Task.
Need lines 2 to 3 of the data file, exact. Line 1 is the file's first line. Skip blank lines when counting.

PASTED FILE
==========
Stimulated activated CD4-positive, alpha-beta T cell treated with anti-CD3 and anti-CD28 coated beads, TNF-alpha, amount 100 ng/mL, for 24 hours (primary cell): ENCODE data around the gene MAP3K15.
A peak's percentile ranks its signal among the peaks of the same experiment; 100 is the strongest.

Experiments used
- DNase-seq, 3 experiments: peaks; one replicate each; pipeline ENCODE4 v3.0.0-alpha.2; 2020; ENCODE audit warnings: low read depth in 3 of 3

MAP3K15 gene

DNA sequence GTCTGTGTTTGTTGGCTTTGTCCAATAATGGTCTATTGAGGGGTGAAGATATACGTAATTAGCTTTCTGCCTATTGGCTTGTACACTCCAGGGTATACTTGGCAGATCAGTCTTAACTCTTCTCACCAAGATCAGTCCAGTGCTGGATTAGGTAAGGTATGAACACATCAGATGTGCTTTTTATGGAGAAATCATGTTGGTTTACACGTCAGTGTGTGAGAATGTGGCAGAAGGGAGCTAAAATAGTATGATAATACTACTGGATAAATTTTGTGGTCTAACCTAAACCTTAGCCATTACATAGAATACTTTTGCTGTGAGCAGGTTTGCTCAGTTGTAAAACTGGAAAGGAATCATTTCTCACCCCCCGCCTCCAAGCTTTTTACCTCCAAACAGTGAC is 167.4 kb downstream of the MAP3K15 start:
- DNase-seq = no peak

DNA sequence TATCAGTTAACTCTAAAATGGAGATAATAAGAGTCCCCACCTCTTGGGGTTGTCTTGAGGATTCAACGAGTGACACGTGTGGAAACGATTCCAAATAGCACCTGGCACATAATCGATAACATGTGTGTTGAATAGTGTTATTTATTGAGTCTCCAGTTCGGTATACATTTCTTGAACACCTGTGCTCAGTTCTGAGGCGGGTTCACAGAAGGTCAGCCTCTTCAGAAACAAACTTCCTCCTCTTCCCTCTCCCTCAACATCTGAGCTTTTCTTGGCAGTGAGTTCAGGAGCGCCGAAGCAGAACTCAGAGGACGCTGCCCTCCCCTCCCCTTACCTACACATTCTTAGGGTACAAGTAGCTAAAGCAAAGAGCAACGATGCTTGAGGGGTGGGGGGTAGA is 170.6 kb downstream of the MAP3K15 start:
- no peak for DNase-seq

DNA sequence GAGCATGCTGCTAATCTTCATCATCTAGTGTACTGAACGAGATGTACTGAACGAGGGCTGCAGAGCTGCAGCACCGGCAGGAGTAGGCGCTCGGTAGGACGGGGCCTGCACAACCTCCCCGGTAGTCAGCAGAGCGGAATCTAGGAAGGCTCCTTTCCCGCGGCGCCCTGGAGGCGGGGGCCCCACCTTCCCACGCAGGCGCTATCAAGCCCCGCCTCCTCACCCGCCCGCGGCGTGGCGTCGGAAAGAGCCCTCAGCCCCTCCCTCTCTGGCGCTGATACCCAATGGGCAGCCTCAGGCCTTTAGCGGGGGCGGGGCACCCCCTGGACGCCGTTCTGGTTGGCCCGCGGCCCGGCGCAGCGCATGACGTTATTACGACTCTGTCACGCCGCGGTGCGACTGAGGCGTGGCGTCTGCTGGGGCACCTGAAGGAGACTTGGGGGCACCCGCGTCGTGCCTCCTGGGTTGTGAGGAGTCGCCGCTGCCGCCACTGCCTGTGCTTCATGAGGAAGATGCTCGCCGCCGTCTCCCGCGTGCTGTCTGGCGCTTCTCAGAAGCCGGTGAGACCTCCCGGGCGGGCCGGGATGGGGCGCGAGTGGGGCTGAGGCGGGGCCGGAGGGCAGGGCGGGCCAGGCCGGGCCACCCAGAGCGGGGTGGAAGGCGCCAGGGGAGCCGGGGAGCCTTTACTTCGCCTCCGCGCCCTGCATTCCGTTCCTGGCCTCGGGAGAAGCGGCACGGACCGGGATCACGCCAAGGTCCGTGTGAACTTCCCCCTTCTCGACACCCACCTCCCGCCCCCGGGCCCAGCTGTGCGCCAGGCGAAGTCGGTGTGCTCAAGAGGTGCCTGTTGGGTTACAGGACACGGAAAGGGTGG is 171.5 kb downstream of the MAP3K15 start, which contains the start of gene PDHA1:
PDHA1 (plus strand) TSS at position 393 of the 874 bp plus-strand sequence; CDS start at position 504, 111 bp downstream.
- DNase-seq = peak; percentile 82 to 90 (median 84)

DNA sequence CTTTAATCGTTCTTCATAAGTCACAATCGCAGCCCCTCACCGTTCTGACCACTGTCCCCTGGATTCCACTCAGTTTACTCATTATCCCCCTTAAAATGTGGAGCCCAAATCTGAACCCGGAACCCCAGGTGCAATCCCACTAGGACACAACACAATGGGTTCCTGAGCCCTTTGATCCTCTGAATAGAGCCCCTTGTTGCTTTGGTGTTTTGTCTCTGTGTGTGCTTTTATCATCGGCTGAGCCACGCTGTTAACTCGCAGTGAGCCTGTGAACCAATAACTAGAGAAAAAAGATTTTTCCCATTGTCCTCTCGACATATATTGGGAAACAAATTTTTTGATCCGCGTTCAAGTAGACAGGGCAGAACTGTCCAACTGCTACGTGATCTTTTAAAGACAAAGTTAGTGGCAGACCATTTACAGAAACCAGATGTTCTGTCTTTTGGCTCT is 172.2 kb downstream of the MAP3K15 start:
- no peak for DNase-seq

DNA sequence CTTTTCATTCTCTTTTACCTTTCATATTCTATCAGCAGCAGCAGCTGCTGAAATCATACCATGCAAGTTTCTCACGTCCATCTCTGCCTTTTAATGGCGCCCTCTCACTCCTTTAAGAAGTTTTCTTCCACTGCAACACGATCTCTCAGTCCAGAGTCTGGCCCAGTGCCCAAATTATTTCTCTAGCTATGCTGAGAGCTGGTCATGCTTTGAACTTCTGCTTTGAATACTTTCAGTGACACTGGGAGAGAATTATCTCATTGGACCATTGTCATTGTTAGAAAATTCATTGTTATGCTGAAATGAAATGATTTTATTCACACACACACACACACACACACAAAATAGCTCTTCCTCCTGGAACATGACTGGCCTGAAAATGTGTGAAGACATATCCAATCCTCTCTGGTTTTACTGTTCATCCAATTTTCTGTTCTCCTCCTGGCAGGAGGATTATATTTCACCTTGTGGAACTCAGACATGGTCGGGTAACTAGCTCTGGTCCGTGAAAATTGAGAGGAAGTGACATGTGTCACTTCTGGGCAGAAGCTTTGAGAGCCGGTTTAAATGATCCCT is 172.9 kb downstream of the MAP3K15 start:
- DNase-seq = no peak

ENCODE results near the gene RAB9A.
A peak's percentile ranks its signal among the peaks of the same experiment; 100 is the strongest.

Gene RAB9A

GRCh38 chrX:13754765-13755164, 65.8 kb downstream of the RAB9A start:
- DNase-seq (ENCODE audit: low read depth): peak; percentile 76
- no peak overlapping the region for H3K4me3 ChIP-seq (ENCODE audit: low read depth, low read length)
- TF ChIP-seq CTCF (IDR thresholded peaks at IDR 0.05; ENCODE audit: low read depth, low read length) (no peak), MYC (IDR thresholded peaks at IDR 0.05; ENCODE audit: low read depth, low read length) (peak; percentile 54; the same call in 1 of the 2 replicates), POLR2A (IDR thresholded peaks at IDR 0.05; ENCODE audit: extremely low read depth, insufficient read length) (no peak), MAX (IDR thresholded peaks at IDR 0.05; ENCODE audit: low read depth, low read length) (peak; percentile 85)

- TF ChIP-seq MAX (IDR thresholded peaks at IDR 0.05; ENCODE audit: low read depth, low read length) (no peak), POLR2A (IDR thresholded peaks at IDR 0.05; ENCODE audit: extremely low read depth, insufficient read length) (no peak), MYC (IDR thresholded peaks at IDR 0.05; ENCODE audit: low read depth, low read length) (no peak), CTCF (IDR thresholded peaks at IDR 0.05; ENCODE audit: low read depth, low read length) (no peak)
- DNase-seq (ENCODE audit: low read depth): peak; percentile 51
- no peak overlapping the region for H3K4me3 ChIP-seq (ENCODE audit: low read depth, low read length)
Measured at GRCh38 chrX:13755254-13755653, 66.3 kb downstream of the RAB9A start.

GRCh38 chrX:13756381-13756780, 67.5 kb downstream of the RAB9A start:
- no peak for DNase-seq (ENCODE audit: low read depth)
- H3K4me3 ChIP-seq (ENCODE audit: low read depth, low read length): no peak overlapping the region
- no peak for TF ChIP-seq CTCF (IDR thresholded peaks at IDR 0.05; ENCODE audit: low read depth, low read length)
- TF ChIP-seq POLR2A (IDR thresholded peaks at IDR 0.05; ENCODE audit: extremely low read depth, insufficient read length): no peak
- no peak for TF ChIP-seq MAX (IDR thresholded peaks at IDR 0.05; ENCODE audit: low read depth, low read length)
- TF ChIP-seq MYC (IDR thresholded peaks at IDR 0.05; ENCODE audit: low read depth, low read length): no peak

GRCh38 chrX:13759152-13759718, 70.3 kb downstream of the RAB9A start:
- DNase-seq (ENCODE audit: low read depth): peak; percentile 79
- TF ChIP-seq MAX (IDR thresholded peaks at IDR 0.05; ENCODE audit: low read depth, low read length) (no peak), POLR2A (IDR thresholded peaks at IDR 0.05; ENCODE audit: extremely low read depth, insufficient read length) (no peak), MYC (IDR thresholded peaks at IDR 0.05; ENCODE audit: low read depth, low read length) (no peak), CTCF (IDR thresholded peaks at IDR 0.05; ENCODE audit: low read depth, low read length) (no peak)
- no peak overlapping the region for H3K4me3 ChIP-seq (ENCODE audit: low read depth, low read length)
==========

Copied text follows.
A peak's percentile ranks its signal among the peaks of the same experiment; 100 is the strongest.

Experiments used